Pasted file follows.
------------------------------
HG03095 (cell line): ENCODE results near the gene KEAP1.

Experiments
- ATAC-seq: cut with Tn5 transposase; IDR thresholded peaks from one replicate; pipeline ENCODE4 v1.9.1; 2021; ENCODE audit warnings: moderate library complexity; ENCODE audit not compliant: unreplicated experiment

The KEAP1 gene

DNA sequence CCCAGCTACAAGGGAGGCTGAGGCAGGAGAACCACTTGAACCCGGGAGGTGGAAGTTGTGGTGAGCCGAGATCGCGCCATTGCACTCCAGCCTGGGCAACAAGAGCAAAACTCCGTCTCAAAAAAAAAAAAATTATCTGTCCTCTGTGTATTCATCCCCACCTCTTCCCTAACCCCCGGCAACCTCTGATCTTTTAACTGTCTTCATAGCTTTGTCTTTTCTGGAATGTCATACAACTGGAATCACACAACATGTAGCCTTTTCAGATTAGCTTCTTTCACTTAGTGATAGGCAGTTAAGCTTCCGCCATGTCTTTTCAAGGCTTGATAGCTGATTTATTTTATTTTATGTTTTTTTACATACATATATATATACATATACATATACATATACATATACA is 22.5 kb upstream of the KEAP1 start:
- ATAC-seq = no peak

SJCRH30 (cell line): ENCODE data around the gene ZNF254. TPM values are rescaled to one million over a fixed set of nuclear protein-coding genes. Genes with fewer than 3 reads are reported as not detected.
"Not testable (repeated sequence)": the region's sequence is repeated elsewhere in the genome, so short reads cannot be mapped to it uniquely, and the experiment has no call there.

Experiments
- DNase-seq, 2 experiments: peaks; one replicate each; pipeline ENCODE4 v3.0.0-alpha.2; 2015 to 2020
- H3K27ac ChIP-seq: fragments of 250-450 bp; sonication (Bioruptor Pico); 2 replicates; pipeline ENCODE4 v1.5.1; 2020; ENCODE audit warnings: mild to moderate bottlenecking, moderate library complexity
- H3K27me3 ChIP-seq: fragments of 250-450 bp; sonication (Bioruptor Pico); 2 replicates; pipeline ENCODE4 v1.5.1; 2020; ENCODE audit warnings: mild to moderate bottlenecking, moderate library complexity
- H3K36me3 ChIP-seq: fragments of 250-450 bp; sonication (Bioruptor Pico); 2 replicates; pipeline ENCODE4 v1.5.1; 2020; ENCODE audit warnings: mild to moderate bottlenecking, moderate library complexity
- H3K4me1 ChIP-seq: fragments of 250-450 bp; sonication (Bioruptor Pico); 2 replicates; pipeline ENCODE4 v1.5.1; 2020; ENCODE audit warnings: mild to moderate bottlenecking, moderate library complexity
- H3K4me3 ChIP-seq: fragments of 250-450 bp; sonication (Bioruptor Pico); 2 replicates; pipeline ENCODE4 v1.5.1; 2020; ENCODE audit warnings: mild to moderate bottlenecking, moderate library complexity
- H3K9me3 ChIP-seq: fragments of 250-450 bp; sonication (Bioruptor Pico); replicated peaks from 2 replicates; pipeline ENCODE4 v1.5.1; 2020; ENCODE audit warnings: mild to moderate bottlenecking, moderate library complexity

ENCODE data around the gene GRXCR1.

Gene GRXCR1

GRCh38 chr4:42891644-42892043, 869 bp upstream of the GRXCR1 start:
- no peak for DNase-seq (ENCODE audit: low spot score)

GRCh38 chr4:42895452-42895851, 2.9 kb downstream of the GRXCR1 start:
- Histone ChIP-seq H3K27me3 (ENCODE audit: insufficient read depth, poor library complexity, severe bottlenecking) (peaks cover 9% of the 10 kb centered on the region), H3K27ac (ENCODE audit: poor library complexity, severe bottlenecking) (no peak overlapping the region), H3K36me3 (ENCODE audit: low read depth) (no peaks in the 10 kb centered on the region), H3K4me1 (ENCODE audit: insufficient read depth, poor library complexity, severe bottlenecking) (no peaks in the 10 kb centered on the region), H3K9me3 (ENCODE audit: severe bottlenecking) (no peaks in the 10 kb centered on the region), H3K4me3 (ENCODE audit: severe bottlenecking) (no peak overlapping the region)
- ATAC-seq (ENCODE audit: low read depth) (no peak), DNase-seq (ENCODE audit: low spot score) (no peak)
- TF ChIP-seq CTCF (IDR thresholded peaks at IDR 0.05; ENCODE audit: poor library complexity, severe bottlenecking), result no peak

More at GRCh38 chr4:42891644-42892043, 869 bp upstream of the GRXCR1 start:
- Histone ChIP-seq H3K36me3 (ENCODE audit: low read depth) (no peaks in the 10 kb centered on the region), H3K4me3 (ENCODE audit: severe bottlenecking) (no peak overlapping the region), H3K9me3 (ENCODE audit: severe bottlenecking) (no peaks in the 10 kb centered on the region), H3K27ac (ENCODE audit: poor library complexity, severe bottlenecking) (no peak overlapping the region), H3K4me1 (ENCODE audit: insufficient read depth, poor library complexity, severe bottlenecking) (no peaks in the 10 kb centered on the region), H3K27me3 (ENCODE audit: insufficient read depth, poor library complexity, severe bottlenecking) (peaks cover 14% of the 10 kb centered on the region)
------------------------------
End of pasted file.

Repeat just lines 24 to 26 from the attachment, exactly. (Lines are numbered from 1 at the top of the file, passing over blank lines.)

- TF ChIP-seq CTCF (IDR thresholded peaks at IDR 0.05; ENCODE audit: poor library complexity, severe bottlenecking), result no peak

More at GRCh38 chr4:42891644-42892043, 869 bp upstream of the GRXCR1 start:
- Histone ChIP-seq H3K36me3 (ENCODE audit: low read depth) (no peaks in the 10 kb centered on the region), H3K4me3 (ENCODE audit: severe bottlenecking) (no peak overlapping the region), H3K9me3 (ENCODE audit: severe bottlenecking) (no peaks in the 10 kb centered on the region), H3K27ac (ENCODE audit: poor library complexity, severe bottlenecking) (no peak overlapping the region), H3K4me1 (ENCODE audit: insufficient read depth, poor library complexity, severe bottlenecking) (no peaks in the 10 kb centered on the region), H3K27me3 (ENCODE audit: insufficient read depth, poor library complexity, severe bottlenecking) (peaks cover 14% of the 10 kb centered on the region)